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Australian embassy in Bangkok shuts doors

By South East Asia correspondent Zoe Daniel and wires

Updated May 17, 2010 06:08:00

Dozens of people have been killed in the clashes.

Dozens of people have been killed in the clashes. (AFP: Manan Vatsyayana)

Australia has temporarily closed its embassy in Bangkok due to escalating political violence.

In three days 31 people have been killed and 230 injured in clashes between anti-government Red Shirts and soldiers trying to close their protest camps.

Some of the violence has occurred outside the building and protesters also burnt a pile of tyres in front of the embassy.

The embassy will be closed until further notice.

The Department of Foreign Affairs has urged Australians to reconsider any travel plans to Thailand.

It has told expats living within the military cordon in Bangkok's centre to leave if it is safe to do so.

Women and children near one Red Shirt camp have fled to a temple to escape the unrest.

Shooting and explosions were heard just outside the closest barricade to the main stage where Red Shirt leaders have been delivering speeches to protesters throughout the two-month sit-in.

The anti-government movement wants Thai prime minister Abhisit Vejjajiva to resign.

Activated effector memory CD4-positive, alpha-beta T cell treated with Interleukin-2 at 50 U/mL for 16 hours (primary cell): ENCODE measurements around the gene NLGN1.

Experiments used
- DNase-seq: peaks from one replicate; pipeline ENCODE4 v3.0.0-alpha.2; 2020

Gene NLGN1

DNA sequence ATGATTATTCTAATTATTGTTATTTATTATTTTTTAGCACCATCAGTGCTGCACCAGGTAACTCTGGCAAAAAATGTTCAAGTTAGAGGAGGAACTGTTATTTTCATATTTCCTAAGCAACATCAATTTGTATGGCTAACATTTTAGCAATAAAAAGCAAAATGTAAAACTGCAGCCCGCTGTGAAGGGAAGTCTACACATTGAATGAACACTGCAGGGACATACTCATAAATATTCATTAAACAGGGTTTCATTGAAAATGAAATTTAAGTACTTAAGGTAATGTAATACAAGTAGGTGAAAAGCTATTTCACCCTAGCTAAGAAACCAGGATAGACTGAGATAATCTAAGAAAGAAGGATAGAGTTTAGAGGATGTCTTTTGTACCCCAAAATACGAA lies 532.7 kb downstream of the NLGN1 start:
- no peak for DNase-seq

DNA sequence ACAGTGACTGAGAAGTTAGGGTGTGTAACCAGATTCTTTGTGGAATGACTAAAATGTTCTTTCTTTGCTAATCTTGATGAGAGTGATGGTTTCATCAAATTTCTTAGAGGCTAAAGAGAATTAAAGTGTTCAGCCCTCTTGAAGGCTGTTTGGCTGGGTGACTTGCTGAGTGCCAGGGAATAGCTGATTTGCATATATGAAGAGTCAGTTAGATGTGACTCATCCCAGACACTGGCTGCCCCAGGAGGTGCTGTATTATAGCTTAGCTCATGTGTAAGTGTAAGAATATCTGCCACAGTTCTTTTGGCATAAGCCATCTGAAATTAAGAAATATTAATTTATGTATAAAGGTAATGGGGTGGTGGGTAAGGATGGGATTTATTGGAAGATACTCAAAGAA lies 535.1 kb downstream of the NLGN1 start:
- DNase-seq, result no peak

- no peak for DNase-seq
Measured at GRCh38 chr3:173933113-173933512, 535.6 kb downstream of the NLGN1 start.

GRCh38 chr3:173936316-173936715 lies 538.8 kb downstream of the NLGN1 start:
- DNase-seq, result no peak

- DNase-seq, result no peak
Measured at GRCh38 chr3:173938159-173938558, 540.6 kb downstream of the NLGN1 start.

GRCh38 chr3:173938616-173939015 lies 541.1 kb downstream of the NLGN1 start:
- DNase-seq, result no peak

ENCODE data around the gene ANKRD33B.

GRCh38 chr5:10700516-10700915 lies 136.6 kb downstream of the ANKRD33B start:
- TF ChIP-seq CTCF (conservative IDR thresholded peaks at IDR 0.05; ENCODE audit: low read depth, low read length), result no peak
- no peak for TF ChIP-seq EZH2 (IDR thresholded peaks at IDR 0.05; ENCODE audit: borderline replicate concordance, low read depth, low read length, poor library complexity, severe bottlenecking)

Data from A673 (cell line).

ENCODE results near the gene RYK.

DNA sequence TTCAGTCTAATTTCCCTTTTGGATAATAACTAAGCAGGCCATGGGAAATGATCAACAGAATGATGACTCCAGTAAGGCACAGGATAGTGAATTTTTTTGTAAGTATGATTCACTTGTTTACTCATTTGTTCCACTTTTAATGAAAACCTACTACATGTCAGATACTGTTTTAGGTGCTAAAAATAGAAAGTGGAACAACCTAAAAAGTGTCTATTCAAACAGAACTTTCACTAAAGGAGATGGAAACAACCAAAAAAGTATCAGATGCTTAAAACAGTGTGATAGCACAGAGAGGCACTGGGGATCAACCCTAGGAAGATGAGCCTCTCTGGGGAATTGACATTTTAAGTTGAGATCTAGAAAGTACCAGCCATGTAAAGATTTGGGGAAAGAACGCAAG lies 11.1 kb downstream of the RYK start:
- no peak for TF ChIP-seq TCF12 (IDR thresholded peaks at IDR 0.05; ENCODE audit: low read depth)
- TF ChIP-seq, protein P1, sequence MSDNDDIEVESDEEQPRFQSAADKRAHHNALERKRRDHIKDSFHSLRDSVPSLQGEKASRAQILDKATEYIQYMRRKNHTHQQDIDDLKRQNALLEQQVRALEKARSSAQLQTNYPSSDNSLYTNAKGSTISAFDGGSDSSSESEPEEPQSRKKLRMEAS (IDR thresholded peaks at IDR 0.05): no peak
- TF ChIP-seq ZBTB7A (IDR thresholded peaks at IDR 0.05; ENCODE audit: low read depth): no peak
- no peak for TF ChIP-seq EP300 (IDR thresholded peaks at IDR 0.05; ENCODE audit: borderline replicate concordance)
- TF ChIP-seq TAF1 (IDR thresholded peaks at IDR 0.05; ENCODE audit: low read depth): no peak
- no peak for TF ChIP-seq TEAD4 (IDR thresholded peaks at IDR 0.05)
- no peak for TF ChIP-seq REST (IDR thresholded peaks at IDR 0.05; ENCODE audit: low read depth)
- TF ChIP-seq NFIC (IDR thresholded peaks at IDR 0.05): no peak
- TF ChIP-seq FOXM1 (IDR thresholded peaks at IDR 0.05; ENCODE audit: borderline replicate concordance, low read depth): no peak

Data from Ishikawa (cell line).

Tents near the barricade were blacked out and so were nearby buildings.

Television stations doing live reports from a balcony above the protest site had to suspend their broadcasts due to the risk of a sniper attack.

The government cancelled a planned curfew for last night so people could leave the rally if they wanted to but most either want to stay or are too afraid to leave.

The protest leaders have asked for new UN-mediated talks but the government has refused.

'Indiscriminate violence'

Robert Amsterdam, a lawyer for former Prime Minister Thaksin Sinawatra, has arrived in Bangkok to assist the Red Shirts who he says are in terrible danger from government forces.

"The situation now has involved indiscriminate violence against the Red Shirts, targeted assassination against their leaders," he said.

"The situation for them could not be more desperate. But the necessity to go and murder civilians as we've seen is absolutely unjustifable and illegal."

Thai authorities have told protesters camped in Bangkok to allow women and the elderly to leave the camp by Monday afternoon.

The Red Cross has been asked to help coax people out of the area.

Meanwhile, hundreds of protesters are gathering in another part of the city.

The government has declared a state of emergency in more than 20 provinces - mostly in the protesters' northern heartlands - in a bid to stop more demonstrators heading to the capital.


Tags: world-politics, unrest-conflict-and-war, thailand

First posted May 17, 2010 05:13:00

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